I have been kicking around the ideas of duty vs desire for a couple of weeks. I’d like to briefly explore these two ideas here.
It’s safe to describe a dutiful person as a person who is less impulsive, thoughtful, frames every decision and choice made through the framework of their positions and responsibilities. As a father, husband, and minister, the choices I make every day must be made through the lens of my responsibilities to my family, my calling, and my God. This is not always easy, but duty demands it. This might be a good definition of a dutiful person.
When I describe a person driven by desire, I think of a person who tends to be up for a good time. They are the life of the party and very outgoing. Desire-driven people engage in activities that provide a high level of excitement and enjoy pushing the boundaries of the norm. They tend to shy away from responsibility and duty. Chasing the next exciting event or experience is of paramount importance.
Duty or Desire Drive
The Netflix show, The Crown, illustrates the dutiful Elizabeth II in contrast to her sister the passion-filled desire chasing Princess Margaret. In one scene they describe a trend in the Windsor Family. For King Edward VIII (exciting, popular, and desire-driven) there was King George VI (dull, unimaginative, duty-driven). There was a passionate, risk-taking, sexually explorative, and desire-driven Prince Albert Victor and a contrasting dull, dutiful, stamp collecting, recluse King Georg V. For every Elizabeth II (dutiful, dull, and hesitant to change) there was a Margaret (outgoing, passionate, and eager to rattle norms). You can trace this pattern all the way up to Queen Victoria.
It really got me thinking about this idea of duty vs desire in my own life. We all have these two ideas held in tension. At some point in our lives maybe desire outweighs our duties. Other times we sacrifice our own desires for our family and loved ones. Sometimes it happens moment by moment. We want to give in to our desires, but when the desires conflict with our duties, what will we do?
What about the duty and desire in the context of the Christian life?
To this point what I described is a more worldly perspective of duty vs desire. What if we think about this from the perspective of a spirit-filled believer of Christ.
As Christ-follower, when we are driven solely by duty, we measure our efforts and make excuses for our lapses. Duty-bound leaders are often more interested in the abstract than the concrete; feeling that our love for God and obedience to Christ happens in our heads more than in our hands and habits.
Giving so much effort to our duties can lead us to ask the constant question, “Have I not done enough already?”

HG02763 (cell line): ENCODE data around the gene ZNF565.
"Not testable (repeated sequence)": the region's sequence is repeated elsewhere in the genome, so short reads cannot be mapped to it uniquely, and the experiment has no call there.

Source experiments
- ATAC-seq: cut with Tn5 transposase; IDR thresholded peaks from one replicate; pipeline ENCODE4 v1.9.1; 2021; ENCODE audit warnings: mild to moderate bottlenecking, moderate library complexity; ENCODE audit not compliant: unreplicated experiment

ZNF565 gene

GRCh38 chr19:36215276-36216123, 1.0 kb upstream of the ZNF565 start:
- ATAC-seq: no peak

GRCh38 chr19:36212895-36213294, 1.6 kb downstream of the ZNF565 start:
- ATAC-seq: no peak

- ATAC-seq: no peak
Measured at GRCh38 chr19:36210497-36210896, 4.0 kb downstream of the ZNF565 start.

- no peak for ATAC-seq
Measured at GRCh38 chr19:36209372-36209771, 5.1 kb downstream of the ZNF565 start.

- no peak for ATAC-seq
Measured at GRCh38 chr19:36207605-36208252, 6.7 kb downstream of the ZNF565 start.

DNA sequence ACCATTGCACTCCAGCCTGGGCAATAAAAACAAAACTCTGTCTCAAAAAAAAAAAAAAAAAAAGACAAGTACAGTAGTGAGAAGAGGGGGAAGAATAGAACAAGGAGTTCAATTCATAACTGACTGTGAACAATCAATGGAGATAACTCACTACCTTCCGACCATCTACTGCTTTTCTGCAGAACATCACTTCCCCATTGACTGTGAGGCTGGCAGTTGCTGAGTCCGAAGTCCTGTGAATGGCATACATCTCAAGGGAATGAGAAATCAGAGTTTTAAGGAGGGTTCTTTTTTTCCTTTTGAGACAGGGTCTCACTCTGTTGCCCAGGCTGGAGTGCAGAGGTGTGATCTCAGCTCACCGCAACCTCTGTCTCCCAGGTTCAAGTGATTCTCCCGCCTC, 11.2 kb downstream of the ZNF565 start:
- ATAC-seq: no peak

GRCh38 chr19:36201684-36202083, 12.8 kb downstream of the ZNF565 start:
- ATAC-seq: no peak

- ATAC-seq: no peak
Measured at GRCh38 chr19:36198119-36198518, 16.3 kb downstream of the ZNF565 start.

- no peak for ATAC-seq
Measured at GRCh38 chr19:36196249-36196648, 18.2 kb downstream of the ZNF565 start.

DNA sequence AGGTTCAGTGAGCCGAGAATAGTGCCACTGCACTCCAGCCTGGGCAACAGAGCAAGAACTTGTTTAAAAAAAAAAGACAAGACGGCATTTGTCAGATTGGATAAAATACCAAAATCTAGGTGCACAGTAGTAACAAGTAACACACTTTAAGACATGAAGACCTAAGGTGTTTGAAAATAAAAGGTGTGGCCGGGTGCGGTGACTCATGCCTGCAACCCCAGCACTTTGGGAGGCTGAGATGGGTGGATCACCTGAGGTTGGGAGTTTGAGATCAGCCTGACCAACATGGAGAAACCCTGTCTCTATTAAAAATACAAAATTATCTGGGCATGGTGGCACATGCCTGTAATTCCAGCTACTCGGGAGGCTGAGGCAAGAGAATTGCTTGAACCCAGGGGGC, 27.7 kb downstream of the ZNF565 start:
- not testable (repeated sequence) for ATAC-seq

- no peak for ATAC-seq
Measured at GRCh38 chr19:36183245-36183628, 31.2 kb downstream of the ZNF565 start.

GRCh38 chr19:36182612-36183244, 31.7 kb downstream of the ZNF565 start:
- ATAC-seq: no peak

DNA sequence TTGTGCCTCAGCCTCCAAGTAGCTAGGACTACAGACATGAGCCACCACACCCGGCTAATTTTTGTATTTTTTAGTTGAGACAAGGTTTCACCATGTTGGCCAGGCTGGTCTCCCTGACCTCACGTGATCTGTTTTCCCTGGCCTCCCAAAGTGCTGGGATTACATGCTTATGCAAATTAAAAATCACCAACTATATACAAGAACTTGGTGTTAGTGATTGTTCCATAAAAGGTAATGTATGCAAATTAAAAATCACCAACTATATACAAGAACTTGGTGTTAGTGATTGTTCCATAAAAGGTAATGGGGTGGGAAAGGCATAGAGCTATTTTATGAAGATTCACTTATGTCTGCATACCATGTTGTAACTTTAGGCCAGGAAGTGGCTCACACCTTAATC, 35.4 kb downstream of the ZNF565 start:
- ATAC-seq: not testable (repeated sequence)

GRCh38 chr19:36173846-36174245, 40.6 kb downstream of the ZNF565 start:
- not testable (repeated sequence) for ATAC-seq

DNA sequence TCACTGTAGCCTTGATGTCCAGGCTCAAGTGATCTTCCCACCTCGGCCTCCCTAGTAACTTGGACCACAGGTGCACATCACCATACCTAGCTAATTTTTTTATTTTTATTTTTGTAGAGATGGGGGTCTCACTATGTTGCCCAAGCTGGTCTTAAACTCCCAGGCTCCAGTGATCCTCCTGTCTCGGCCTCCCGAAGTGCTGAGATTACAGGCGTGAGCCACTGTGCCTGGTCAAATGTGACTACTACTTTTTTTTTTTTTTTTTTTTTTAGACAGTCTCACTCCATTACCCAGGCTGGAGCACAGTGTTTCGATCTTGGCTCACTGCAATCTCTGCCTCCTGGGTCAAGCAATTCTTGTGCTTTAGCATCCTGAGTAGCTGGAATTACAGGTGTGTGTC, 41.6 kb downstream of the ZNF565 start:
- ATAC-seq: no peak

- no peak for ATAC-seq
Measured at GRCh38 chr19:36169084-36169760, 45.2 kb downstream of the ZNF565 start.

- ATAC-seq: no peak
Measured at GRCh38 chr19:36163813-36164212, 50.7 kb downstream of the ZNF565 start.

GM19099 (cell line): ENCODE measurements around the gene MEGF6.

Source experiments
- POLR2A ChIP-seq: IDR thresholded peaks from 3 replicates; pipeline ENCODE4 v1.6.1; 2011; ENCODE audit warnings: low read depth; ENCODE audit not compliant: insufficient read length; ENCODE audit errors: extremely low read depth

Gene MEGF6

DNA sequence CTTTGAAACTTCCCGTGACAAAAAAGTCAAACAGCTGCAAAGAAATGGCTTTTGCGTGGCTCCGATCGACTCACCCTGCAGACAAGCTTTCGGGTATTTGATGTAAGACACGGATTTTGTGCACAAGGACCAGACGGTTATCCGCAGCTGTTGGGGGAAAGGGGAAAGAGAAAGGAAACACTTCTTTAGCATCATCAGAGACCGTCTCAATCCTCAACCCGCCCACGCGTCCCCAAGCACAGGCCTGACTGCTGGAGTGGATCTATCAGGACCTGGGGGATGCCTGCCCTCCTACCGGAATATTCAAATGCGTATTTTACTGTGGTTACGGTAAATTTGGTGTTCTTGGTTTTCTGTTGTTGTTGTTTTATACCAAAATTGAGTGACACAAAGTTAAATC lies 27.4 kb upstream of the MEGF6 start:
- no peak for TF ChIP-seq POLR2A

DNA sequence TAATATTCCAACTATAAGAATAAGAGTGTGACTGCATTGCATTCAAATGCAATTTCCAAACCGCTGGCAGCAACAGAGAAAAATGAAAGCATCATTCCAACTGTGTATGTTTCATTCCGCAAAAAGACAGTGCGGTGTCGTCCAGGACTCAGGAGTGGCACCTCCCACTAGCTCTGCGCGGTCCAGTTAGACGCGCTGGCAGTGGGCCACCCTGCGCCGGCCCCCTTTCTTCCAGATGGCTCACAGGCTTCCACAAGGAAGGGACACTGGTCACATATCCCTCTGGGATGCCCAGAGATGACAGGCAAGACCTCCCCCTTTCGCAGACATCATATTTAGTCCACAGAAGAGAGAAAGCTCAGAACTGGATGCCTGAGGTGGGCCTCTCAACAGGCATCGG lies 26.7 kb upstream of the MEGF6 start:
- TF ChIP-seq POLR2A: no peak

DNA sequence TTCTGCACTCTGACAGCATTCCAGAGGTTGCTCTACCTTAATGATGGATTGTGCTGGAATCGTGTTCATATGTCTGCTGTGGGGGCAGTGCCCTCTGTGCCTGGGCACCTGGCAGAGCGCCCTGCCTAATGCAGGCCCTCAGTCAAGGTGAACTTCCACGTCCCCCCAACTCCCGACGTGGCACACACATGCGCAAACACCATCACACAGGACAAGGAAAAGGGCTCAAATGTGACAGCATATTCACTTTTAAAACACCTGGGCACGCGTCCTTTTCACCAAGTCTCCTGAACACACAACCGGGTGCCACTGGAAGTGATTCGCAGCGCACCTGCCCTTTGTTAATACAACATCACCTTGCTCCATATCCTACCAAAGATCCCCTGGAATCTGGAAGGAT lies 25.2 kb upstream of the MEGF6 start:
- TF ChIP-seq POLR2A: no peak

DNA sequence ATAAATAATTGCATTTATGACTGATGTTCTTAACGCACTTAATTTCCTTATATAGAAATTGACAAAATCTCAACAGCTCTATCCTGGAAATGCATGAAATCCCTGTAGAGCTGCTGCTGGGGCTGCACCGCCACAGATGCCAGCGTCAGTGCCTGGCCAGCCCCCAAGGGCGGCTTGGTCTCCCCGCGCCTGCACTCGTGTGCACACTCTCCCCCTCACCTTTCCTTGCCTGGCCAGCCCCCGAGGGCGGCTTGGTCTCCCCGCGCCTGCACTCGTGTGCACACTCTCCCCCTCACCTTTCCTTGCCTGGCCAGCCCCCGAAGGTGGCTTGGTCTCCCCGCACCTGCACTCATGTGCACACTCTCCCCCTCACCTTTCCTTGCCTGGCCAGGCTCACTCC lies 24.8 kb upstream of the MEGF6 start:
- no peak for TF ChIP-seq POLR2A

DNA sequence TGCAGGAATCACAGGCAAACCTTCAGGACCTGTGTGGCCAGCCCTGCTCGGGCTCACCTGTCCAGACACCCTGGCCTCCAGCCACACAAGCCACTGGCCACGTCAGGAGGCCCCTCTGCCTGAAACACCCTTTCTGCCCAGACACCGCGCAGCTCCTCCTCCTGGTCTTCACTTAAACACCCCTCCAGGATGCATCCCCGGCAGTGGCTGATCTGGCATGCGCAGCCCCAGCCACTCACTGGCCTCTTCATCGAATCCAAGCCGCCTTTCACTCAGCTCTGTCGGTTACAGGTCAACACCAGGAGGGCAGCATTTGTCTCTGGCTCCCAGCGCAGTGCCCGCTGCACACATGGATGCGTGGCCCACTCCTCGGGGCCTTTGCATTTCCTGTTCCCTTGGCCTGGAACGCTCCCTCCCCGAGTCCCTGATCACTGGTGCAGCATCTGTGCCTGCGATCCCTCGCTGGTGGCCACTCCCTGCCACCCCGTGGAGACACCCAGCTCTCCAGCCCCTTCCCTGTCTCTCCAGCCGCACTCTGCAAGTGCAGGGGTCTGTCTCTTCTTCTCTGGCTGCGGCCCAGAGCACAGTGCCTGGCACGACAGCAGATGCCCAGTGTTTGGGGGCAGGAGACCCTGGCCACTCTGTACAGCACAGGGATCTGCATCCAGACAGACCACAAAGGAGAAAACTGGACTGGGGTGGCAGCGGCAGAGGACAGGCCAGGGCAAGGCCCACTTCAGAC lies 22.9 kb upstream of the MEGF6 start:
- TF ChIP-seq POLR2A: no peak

When we are driven by the desires from the Spirit of Christ within us, our constant question is: “Can I joyfully do more for Christ?” (Galatians 5)
Sometimes we cannot.
Not even the strongest leader or most faithful follower can serve out of a place of abundance all the time. We all need rest, rejuvenation, and restoration or we’d burn out. The desire-driven Christian has an engine of motivation that is self-fueled and practically always ready. Their satisfaction comes not in having done their part, but in doing their part.
Being a Christ Follower
I’ve had choirs that I direct sing a song by Heather Sorenson based on Psalm 23: “The Lord is my shepherd and I shall not want…”
When we become Christ-follower, we do not stop having desires. Believers and nonbelievers have the same needs. We all need to feel a level of certainty, need variety, need to feel significant, need love and connection, and to feel like we are giving to or a part of something bigger than ourselves.
As humans, we all meet these needs in both positive ways, neutral and sometimes negative ways. There is a difference between how a Christian meets these needs and a non-christian fulfills these needs.
When we become Christ-followers we don’t cease having needs… we just order off of a different menu. The non-believer orders off of one menu, but the Christian orders off of a completely different menu! That’s why we can say, “I feast at the Table of Christ and I shall not want!”
If you sense you are driven more by duty in your Christian walk than by desire, “enough” is not a helpful category for considering your effort. It’s not about doing enough or having more to give; it’s about Christ having done more than enough.
What is your drive?
Duty and obligation are not currencies in the kingdom of God; passion for God, God’s Son, God’s Spirit. God’s image-bearers are what moves the kingdom and move us to love others in the same practical ways as we have been loved.
May we live passionate lives for Christ in the freedom He has given to us. We’re not bound by rules and law. We are driven by the Holy Spirit’s desires that dwell within our hearts and minds.
What will you allow to be your drive?